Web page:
Remember: forgiveness doesn’t always have to mean resolving things right away; sometimes it’s enough just knowing how much weight has been lifted off from their side as well! In these cases, think about what would help you feel better after giving this person another chance to prove themselves (i.e., a public apology, or maybe an explanation of what they plan to do differently next time?). If the thought of speaking with them makes your heart race out of fear and dread, then it might be best for everyone involved if these attempts were made through other means – but whatever works for YOU is most important.

Stop talking about the event that led to the disagreement

Forgiving someone for hurting you doesn’t mean forgetting that it ever happened – but now, your goal is to move past the negative emotions associated with this event. An easy way to do this? Stop bringing it up! Once these feelings are gone, there’s no reason why they need to be brought into every conversation and/or interaction again if there isn’t a new lesson or positive takeaway from doing so. If you can bring yourself to actually forget about what happened between you and them ultimately (which may seem impossible right now), then congratulations: forgiveness has been achieved in its most pure form.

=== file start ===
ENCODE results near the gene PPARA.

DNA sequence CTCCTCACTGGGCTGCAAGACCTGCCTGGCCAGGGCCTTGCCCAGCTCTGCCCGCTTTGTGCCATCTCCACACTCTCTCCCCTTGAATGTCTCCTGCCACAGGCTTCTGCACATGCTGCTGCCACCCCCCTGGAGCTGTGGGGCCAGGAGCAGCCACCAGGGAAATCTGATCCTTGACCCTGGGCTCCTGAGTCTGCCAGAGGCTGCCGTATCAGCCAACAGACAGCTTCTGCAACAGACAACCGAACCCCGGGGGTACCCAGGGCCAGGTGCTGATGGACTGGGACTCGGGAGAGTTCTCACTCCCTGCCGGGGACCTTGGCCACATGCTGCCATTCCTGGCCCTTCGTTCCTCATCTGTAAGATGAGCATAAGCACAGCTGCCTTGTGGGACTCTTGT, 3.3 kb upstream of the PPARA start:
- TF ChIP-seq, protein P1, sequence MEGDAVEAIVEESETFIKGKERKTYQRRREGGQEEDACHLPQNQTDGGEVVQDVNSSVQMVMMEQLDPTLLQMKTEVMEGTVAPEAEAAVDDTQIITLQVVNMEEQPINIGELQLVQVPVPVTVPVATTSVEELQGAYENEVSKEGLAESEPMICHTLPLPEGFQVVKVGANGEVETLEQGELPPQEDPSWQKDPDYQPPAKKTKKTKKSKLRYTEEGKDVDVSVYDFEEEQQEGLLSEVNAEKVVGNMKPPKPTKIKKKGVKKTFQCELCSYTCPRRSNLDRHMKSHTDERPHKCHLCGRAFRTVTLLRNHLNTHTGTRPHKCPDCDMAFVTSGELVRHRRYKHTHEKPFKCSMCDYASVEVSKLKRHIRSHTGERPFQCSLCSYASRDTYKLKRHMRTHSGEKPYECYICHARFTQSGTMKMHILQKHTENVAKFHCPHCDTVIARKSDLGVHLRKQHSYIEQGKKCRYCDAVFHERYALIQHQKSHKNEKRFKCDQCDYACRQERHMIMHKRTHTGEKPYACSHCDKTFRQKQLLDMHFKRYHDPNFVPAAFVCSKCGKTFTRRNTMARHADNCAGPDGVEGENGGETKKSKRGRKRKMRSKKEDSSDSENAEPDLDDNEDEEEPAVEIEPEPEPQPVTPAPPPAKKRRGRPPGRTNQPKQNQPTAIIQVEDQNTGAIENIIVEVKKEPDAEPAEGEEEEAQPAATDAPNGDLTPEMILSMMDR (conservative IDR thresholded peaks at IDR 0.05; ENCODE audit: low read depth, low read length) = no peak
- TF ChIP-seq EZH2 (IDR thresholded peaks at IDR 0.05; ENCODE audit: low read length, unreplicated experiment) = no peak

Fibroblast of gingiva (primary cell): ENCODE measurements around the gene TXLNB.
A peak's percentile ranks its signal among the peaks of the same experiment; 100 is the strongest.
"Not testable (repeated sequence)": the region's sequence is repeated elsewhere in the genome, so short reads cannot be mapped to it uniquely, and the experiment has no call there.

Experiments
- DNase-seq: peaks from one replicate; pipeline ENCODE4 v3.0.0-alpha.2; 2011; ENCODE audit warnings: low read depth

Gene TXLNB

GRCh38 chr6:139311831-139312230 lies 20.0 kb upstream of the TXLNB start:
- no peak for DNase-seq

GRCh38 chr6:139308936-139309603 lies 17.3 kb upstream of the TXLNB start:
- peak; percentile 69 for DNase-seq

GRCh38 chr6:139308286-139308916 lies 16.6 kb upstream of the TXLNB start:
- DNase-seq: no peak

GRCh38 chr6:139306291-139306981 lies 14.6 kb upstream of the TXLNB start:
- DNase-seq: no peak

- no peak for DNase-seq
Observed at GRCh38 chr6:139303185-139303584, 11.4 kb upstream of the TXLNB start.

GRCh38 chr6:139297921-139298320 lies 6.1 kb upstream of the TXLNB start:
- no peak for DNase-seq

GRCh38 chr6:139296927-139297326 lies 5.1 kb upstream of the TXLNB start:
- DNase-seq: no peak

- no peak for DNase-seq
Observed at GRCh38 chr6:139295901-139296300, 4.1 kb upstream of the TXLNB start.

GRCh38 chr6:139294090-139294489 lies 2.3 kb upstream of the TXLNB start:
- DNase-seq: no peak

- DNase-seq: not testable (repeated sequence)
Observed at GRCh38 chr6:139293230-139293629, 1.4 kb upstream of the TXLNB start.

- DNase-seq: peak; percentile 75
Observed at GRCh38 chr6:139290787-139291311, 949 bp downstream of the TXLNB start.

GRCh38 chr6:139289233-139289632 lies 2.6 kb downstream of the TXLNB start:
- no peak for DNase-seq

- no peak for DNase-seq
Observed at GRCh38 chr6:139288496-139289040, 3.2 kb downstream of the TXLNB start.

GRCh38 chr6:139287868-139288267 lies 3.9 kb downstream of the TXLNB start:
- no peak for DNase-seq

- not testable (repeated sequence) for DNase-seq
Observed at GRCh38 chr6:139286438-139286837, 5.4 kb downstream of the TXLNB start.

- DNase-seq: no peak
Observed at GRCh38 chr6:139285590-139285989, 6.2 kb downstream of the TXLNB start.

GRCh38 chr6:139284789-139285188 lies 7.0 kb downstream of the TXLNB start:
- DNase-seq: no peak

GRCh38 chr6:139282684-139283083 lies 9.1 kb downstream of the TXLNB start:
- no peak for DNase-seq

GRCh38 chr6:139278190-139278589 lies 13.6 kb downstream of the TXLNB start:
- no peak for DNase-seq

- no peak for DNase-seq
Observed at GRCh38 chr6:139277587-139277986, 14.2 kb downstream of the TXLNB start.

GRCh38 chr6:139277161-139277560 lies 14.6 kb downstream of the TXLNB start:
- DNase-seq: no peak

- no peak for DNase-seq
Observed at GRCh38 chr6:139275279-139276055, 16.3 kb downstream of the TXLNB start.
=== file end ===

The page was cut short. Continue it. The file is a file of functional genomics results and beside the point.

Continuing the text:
Move on 

After forgiving someone, you might find that things between the two of you are better than ever before – and maybe they even changed for the better based on their experiences with this pain! But if not, it’s okay to decide after a certain point (and time) in which having them back in your life is more harmful than helpful. After all, no one should have power over how you feel – so make sure you’re putting yourself first when deciding whether someone should be in your life, and to what degree after you’ve forgiven them.